The future of Lynyrd Skynyrd remained uncertain after the funeral of keyboard player Billy Powell, who died last week of an apparent heart attack.
Powell, who played keyboards on such hits as “Sweet Home Alabama” in 1974 and whose work later appeared on Kid Rock’s smash of 2008, “All Summer Long,” was pronounced dead at 1:52 a.m. on Jan. 28, less than an hour after he called 911 complaining of chest pains and shortness of breath. Powell, 56, had a history of heart problems and had missed an appointment with a cardiologist on Jan. 27.
Lynyrd Skynyrd was formed in Jacksonville in 1966 by a group of high school students. Famously, it took its name from a physical education teacher they disliked, Leonard Skinner. Powell joined the group in 1970 and became its keyboardist in 1972, the year before they released their first album, “Pronounced leh-nerd skinnerd.”
It became one of the South’s most popular rock groups, and gained national fame with such hits as “Free Bird,” ”What’s Your Name” and especially “Sweet Home Alabama,” which reached the top 10 on the charts in 1974. The band was inducted into the Rock and Roll Hall of Fame in 2006.
The band was decimated on Oct. 20, 1977, when their chartered plane crashed in a swamp near McComb, Miss.
Six people were killed — lead singer Ronnie Van Zant; guitarist Steve Gaines; Gaines’ sister, vocalist Cassie Gaines; as well as an assistant road manager, the pilot and co-pilot.
Powell received facial injuries in the crash, but eventually recovered. He was the only band member well enough to attend the funerals of those killed in the crash.
Two years after the accident, Powell and fellow members Allen Collins, Gary Rossington and Leon Wilkeson formed the Rossington- Collins Band. It broke up in 1982.
In 1987 Johnny Van Zant — Ronnie’s brother — and a new Lynyrd Skynyrd Band went on a tribute tour, and Powell was on hand again in 1991 when the revived version of the band put out a new album, “Lynyrd Skynyrd 1991” and started a tour in Baton Rouge, La., where the band was headed in 1977 when the plane crashed.
One of Powell’s last public performances came on New Year’s Eve when he and other members of the new Lynyrd Skynyrd performed at the Eastern Kentucky Expo Center in Pikeville.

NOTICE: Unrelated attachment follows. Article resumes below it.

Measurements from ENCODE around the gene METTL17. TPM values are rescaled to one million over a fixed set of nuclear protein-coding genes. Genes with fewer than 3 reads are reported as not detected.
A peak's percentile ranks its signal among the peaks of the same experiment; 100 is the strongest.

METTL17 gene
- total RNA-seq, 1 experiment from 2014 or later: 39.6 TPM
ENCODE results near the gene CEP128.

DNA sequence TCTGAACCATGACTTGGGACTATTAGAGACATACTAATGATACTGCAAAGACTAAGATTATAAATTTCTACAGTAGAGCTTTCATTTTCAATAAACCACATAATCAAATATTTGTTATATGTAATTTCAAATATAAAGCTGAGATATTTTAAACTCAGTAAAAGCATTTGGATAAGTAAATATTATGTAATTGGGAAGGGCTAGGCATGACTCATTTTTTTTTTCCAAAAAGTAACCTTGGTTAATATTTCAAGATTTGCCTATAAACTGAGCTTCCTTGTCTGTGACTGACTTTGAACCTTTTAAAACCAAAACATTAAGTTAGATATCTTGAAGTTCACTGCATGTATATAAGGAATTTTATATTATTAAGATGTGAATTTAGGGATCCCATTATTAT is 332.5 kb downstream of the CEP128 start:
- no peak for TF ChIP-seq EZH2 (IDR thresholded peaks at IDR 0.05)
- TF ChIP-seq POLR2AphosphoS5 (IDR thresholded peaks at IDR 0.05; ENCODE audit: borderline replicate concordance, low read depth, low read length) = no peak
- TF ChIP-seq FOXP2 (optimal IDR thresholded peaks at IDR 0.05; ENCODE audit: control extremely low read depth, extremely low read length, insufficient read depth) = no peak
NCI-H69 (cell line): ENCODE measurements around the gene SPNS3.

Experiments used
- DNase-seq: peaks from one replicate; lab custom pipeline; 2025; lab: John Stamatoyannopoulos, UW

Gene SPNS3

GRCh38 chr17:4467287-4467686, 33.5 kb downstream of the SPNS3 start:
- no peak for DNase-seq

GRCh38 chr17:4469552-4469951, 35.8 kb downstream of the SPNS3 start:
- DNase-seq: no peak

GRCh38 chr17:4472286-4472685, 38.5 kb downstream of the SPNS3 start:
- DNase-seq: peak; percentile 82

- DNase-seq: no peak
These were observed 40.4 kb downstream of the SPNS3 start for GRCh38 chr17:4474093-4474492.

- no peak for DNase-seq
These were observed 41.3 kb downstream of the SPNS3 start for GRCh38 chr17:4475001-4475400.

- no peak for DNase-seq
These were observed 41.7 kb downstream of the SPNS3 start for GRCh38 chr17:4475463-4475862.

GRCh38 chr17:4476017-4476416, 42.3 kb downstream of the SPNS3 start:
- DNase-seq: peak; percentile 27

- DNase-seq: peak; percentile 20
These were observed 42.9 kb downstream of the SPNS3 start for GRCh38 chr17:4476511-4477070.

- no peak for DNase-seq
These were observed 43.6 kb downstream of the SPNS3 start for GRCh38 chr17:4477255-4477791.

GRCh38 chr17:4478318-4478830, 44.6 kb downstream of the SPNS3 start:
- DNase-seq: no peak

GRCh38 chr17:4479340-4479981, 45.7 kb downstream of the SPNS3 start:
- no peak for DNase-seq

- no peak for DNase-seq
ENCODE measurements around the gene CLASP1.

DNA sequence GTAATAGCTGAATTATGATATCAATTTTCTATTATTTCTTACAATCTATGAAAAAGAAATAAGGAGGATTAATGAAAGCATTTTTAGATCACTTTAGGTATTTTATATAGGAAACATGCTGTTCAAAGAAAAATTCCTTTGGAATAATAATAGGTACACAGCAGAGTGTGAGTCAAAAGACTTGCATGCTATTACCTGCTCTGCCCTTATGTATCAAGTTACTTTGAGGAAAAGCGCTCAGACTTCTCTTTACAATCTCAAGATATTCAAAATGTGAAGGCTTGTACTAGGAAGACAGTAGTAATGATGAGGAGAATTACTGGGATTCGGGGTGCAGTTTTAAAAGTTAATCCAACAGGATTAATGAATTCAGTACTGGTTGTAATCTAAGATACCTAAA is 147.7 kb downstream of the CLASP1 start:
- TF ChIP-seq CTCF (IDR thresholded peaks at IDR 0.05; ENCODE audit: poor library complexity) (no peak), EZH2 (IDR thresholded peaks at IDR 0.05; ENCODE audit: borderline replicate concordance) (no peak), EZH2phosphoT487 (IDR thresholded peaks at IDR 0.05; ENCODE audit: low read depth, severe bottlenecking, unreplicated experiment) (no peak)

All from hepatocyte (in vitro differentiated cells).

Johnny Van Zant was devastated by Powell’s death. Hearkening back to the deaths of other members of the band, he said: “Maybe it is just the destiny of Lynyrd Skynyrd. We’ve played before millions and millions of people and it’s been a wonderful ride and a bumpy one too.”
Van Zant said Powell had been a roadie for the band when his brother heard him playing piano during a rehearsal of “Free Bird.”
“Nobody knew he could play the keyboard,” Van Zant said.
Jacksonville University music professor Tommy Harrison said the melodies Powell provided on keyboards helped Lynyrd Skynyrd forge a unique sound that will be important for generations to come.
“That focus on the guitar is what made the Allman Brothers the Allman Brothers,” Harrison told Jacksonville television stations WTLV and WJXX. “But how Lynyrd Skynyrd was unique was that driving force that Powell provided with the keyboard lines, especially in ‘Sweet Home Alabama.'”
Harrison said the appearance of Powell’s work on Kid Rock’s “All Summer Long” is measuring stick of Powell’s influence.
“The fact that Lynyrd Skynyrd’s song from 30 years ago has been used in a different way by a modern recording artist shows volumes on the impact he had on music even today,” Harrison said.
The band had recorded several songs for a new album and had upcoming gigs, which have been canceled, Van Zant said.
Howard Kramer, curatorial director at the Rock and Roll Hall, said Powell “was a phenomenal piano player. The band may be able to get another piano player, but they will never replace Billy Powell.”
“He was one of the best piano keyboardists, rock ‘n’ roll keyboardists, of our lifetime,” said Ross Schilling, the band’s manager.
Powell’s death leaves guitarist Rossington as the only member of Lynyrd Skynyrd’s current lineup who appeared on the band’s 1973 debut.
The Florida Times-Union of Jacksonville reported that group co-manager Larkin Collins, father of original guitarist Allen Collins, said those involved with the band will meet and “collectively” decide what might happen next.
Allen Collins, who had been paralyzed in a car crash, died of pneumonia in 1990. Larkin Collins has control of the Lynyrd Skynyrd name along with Rossington and Judy Van Zant Jenness, widow of Ronnie Van Zant. He said he expects a decision in three or four weeks.
“I can’t say it’s over,” Larkin Collins said. “It depends on Gary. As far as I’m concerned, if Gary wants to stay out on that stage, then we’ll try to help him.”
Larkin Collins told the Times-
Union the band got back together in 1987 with an agreement that it could be named Lynyrd Skynyrd if three original band members were in the lineup.
After the death of bassist Leon Wilkeson in 2001, that requirement was lowered to two. Collins said it’s possible the agreement could be changed to let Rossington carry on as the only original member.
“Without an original band member, I’ve got my doubts,” he said. “We’re not going to turn it loose to nobody who would ruin the name, let it get out there and have no respect for the name.”
Powell was married to Ellen Vera Powell for 22 years. The couple had four children.
An obituary the family published in the Times-Union opened with the following lines: “In the early morning hours of Wednesday, January 28, Tuesday had gone with the wind, and with it took legendary Lynyrd Skynyrd pianist William ‘Billy’ Norris Powell.”
— Compiled from staff, AP reports.